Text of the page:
Some of us are lucky enough to remember a time when communication consisted of picking up the phone, writing a letter, and the old classic – stopping by a friends’ house to visit unannounced. Today’s reality is quite different. When was the last time you wrote a letter? Chances are, it’s been awhile. On the other hand, when was the last time you wrote an email? You’ve probably sent a few professional emails already today if you are employed or are in a business.

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In 2015, according to an email statistics report put forth by the Radicati Group Inc., a whopping 205 billion emails were sent…every day. Emailing is so prevalent in today’s business world, yet it’s still a relatively new form of communication. The question is, how do we harness the power of email to build our credibility, brand ourselves as professionals, and improve our business?

  • Know Your Audience

Take a minute to consider who you’re writing to. Focus your message on what’s in it for them, not you. Craft your email around the benefits that your receiver cares about. Also, be aware that others may read your message too. Don’t forget to cater to your secondary audience as well.

  • Check Your Emotion

We’ve all received them: the email that just makes you steam. Before hammering off a heated response that you’ll undoubtedly regret, walk away for a minute and take a breath. One of the great benefits of using emailing in business negotiations is that you have time to frame your responses in a manner that will benefit you.

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  • Professionalism is Key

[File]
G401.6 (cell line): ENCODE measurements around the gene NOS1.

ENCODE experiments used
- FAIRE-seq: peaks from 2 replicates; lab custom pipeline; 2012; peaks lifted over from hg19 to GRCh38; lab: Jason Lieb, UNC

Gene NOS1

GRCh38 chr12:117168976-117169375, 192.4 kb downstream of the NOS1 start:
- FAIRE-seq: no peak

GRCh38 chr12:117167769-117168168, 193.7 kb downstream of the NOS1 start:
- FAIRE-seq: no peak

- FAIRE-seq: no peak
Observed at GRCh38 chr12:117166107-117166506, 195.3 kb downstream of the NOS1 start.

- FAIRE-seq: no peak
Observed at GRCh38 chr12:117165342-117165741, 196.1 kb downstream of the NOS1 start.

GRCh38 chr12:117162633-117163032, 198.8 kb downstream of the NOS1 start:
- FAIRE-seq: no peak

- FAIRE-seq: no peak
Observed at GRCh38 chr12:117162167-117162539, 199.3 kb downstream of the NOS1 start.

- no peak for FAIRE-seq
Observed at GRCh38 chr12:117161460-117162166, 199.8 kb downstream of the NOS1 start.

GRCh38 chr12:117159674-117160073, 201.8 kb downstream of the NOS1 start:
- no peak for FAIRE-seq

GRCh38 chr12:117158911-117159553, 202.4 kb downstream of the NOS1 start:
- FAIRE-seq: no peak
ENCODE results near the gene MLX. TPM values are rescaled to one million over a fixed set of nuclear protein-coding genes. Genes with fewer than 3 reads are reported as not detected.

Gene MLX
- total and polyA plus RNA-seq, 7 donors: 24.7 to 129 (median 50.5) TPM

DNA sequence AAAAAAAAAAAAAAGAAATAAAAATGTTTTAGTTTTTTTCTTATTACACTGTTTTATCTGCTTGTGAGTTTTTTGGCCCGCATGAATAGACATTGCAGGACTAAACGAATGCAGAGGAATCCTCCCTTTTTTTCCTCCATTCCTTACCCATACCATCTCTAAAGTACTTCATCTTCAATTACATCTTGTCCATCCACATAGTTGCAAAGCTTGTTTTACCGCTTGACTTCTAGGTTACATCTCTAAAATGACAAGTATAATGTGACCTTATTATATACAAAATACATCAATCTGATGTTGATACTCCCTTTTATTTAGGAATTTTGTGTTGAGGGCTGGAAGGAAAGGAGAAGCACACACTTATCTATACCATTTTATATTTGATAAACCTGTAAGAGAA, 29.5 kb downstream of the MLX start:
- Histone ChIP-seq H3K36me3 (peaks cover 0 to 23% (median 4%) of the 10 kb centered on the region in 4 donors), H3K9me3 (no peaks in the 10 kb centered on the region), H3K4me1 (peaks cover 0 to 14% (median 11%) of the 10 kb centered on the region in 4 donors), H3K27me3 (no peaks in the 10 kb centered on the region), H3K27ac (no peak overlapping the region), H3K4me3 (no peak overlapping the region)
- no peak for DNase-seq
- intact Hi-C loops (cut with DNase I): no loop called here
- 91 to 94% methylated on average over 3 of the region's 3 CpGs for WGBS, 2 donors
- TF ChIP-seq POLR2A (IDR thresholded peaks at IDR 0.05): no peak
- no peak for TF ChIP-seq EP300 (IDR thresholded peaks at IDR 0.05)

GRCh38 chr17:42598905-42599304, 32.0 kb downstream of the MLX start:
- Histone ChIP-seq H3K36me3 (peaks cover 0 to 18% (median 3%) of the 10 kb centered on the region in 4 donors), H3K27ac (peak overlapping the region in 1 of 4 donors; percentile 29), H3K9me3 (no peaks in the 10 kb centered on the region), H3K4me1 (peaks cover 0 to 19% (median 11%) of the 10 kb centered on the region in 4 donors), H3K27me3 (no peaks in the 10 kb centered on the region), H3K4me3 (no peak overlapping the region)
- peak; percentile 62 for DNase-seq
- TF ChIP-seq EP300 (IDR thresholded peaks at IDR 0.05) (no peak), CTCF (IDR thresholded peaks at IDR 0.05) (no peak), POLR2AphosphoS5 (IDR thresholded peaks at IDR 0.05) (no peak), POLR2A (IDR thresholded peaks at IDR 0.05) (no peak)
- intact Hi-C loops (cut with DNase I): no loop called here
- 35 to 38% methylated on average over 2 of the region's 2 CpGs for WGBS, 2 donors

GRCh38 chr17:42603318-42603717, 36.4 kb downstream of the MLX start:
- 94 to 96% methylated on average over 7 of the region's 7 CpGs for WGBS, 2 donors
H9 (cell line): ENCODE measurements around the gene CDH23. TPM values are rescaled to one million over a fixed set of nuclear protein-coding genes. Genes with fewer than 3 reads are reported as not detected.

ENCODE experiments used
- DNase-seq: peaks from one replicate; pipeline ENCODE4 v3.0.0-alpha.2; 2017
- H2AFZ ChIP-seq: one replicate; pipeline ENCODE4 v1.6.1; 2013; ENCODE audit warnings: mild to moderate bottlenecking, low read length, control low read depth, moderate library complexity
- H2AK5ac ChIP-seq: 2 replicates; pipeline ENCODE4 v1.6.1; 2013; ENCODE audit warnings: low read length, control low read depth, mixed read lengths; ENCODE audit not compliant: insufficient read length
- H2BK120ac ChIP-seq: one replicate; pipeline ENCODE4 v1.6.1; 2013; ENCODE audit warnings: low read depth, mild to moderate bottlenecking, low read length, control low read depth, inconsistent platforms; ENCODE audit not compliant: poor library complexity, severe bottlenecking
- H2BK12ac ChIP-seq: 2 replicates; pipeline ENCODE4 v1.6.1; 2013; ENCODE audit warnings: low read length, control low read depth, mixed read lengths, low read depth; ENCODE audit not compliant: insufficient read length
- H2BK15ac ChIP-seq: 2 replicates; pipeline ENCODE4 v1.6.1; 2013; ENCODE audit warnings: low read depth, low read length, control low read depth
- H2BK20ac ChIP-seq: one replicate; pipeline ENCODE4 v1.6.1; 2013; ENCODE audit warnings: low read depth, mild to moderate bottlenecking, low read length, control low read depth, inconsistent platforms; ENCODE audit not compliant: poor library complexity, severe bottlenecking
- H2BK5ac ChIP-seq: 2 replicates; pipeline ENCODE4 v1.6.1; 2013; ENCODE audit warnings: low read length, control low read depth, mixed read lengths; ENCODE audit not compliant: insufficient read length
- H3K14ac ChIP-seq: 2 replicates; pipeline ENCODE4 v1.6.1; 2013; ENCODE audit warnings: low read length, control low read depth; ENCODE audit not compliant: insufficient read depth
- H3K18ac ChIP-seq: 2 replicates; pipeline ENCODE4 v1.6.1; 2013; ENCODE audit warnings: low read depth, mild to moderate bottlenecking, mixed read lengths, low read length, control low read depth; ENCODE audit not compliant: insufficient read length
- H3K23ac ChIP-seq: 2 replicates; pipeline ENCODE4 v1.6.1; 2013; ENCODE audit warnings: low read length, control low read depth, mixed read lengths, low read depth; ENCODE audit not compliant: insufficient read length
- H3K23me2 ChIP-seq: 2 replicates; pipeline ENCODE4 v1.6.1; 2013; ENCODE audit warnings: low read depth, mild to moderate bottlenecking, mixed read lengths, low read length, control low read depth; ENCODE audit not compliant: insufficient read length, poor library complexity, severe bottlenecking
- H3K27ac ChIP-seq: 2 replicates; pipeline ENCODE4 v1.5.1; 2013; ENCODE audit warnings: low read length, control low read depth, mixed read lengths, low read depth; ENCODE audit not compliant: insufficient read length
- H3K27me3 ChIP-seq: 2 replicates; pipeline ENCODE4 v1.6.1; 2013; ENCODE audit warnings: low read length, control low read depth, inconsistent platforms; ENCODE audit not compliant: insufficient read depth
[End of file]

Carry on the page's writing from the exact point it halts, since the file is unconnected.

It’s hard not to judge someone who’s writing to you from their account entitled cutegirl13 or rocknroll69… Set up a professional email account using your own name. Handle all of your business communication through this account. Remember that an email is not a text message. The General rule of thumb is no emoji and no lol’s. I know, how boring. But it’s necessary if you want to be perceived as a professional in your field.

  • Use Formatting to Your Advantage

Think about the most professional email you’ve ever received. Was it one giant, hard to read paragraph, or was it nicely spaced and perhaps divided into bullet points or a numbered list? Keep in mind that the point of writing your email is to get your point across. Using proper formatting increases both readability, and the likelihood of you connecting to your readers in a meaningful way. (Please keep your message articulate. Writing long emails even with proper formatting might not be read. In this day and age, we get a lot of emails and Lengthy emails are tagged for a read later on)

A photo by Vadim Sherbakov. unsplash.com/photos/Hi9GSwWkCJk

  • Proofread

An email riddled with grammar, punctuation, and spelling mistakes, sends the wrong message. Not taking the time to proofread shows a lack of respect for your audience. Be professional! Proofread every email. If you struggle with it, ask a friend who is detail oriented to help, or at the very least, use your computer’s spell and grammar check programs.

  • Analyze Your Message

 Last but not least, analyze your email before clicking ‘send’. Does your message achieve it’s intended goal? Always remember, every email you send forms a written record. You don’t know who or how many people will read what you have written. Follow the Globe and Mail Rule: Write every email as if it were to be published on the front page of the New York Times.

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Anne McMullin

Anne McMullin is a Licensed Real Estate Agent in the province of Alberta, based in Calgary. She holds both CNE (Certified Negotiation Expert) and CCS (Certified Condominium Expert) designations.

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